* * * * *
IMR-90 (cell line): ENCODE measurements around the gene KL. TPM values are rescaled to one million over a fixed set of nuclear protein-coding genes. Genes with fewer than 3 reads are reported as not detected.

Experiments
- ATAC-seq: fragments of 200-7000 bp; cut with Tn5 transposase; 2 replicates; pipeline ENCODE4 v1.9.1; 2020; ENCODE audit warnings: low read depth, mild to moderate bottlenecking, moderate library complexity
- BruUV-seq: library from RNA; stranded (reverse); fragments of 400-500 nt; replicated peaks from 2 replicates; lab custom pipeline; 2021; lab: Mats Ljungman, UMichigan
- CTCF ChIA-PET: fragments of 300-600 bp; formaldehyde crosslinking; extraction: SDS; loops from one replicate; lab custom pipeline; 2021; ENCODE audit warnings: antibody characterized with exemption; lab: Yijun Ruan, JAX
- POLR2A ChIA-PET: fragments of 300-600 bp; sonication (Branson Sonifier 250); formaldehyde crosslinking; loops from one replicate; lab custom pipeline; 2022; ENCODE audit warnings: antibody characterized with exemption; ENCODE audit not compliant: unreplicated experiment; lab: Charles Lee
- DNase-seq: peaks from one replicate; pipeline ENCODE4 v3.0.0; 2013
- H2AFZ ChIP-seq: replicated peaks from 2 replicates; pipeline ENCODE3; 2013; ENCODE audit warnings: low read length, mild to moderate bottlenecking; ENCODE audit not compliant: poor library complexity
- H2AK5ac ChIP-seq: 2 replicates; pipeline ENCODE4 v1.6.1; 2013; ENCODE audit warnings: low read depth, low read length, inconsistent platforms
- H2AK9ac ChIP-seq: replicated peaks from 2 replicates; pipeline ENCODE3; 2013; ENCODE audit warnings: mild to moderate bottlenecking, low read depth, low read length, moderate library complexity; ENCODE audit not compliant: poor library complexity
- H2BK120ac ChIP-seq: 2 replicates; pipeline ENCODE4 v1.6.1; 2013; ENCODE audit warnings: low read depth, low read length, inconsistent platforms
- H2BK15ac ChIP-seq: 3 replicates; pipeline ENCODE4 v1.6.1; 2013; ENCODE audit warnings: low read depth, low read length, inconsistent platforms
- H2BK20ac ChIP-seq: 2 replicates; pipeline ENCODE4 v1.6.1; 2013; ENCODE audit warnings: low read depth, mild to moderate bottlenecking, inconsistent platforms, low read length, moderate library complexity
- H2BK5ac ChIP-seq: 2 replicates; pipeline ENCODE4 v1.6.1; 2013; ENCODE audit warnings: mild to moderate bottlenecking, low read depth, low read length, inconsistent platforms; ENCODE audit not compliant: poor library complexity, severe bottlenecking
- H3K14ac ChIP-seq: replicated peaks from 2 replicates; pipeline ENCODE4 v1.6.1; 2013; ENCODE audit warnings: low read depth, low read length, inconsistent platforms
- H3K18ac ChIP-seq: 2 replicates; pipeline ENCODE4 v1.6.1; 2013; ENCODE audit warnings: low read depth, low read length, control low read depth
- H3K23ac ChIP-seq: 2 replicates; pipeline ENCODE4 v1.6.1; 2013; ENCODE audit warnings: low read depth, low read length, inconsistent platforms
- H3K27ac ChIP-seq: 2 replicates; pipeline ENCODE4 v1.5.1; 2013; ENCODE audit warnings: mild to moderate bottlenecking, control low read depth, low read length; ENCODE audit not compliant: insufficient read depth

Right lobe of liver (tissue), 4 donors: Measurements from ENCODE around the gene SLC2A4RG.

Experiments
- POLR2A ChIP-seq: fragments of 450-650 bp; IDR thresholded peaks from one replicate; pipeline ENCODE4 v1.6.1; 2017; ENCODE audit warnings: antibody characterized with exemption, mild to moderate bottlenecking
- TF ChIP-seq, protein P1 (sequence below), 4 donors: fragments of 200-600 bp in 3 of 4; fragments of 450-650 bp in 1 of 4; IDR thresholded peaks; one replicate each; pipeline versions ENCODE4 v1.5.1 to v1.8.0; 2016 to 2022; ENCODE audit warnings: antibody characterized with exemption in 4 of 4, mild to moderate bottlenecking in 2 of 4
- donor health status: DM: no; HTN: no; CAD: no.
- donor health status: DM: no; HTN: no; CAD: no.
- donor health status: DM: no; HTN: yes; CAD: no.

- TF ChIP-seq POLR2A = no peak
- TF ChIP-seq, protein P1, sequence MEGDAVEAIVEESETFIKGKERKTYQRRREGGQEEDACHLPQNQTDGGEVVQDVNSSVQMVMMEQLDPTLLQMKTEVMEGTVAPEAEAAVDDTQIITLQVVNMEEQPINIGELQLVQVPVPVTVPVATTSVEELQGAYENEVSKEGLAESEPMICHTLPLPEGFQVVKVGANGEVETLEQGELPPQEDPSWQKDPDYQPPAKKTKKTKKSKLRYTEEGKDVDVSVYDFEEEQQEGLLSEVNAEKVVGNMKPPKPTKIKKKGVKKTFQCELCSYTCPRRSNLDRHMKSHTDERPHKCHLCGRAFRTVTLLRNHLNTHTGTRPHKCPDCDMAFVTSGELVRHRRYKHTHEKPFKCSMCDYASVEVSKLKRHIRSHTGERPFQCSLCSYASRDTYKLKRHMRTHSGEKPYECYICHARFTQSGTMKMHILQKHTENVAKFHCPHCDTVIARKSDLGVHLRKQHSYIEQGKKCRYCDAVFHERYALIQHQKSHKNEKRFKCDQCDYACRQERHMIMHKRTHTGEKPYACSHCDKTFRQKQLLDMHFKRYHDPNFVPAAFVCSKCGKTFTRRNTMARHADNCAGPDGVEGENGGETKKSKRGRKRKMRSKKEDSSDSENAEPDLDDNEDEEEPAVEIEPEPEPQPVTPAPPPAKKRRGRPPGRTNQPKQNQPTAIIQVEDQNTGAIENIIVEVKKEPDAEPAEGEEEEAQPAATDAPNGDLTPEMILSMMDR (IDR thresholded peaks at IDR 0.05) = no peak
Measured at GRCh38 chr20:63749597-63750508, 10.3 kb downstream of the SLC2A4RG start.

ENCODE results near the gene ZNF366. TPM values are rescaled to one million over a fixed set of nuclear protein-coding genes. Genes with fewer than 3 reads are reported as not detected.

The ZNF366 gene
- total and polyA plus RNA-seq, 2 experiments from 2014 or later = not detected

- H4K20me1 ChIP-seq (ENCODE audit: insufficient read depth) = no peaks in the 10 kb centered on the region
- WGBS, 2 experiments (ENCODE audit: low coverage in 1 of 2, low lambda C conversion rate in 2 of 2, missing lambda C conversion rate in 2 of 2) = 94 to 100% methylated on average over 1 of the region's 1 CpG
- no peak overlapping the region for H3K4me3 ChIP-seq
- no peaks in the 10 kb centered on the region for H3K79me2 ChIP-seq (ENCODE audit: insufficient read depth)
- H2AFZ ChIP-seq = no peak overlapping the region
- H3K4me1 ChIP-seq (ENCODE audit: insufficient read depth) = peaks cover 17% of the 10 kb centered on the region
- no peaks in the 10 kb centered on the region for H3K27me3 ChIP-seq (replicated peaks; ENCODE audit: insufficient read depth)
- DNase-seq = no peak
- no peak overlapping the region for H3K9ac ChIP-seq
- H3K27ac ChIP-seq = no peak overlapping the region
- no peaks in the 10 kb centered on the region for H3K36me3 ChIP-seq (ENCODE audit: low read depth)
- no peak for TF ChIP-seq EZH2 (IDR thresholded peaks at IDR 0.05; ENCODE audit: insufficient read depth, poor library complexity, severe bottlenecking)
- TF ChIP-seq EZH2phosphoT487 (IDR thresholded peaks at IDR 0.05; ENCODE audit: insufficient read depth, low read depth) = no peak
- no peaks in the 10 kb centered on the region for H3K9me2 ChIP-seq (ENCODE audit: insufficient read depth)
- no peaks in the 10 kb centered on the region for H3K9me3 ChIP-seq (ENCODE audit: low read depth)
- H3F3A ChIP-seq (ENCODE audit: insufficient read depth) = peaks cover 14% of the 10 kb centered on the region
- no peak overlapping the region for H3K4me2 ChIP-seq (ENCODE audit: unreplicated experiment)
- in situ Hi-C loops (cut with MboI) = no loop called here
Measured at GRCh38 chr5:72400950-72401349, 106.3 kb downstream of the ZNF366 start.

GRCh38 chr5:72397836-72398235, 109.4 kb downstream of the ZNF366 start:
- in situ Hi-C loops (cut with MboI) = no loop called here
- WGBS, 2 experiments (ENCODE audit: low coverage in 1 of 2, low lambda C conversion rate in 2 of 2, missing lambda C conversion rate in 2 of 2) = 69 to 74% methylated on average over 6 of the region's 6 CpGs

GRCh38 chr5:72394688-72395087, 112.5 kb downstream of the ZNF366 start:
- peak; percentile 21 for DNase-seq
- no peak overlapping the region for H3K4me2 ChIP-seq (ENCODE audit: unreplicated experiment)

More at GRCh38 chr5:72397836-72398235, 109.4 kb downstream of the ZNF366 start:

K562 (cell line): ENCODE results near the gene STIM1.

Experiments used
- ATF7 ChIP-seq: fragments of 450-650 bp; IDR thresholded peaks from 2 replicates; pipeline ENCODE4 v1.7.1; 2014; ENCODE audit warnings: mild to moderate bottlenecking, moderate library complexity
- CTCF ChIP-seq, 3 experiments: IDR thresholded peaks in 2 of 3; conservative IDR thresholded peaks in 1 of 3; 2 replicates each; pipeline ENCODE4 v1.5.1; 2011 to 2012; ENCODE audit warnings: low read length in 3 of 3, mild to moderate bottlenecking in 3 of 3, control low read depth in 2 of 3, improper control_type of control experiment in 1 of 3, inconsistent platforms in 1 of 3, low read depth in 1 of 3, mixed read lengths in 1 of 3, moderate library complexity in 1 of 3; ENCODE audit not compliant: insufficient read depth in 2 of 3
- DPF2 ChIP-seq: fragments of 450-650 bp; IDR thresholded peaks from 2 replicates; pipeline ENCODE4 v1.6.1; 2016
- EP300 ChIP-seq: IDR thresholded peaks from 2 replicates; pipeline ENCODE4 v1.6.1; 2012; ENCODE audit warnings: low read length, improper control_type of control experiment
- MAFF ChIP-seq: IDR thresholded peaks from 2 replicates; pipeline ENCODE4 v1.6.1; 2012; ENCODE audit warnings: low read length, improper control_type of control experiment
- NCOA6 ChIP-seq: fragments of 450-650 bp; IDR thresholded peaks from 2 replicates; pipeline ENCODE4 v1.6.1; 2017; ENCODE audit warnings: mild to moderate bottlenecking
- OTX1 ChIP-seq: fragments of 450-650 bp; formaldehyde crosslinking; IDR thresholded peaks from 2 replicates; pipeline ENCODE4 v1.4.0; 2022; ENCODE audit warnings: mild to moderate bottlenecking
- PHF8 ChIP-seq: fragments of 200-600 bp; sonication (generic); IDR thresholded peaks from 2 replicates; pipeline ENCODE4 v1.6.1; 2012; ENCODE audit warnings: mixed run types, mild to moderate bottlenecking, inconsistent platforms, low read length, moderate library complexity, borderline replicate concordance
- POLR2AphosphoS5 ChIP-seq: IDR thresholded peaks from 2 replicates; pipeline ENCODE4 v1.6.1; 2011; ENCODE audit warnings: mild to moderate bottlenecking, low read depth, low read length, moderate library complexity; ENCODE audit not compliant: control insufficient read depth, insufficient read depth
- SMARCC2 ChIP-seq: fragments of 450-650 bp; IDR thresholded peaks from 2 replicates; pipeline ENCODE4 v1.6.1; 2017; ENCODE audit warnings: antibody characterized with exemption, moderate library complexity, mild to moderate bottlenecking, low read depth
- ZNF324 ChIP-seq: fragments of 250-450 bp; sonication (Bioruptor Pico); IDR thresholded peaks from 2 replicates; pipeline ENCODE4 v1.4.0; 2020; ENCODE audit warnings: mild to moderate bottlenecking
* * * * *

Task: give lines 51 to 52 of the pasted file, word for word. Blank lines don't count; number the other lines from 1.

GRCh38 chr5:72397836-72398235, 109.4 kb downstream of the ZNF366 start:
- in situ Hi-C loops (cut with MboI) = no loop called here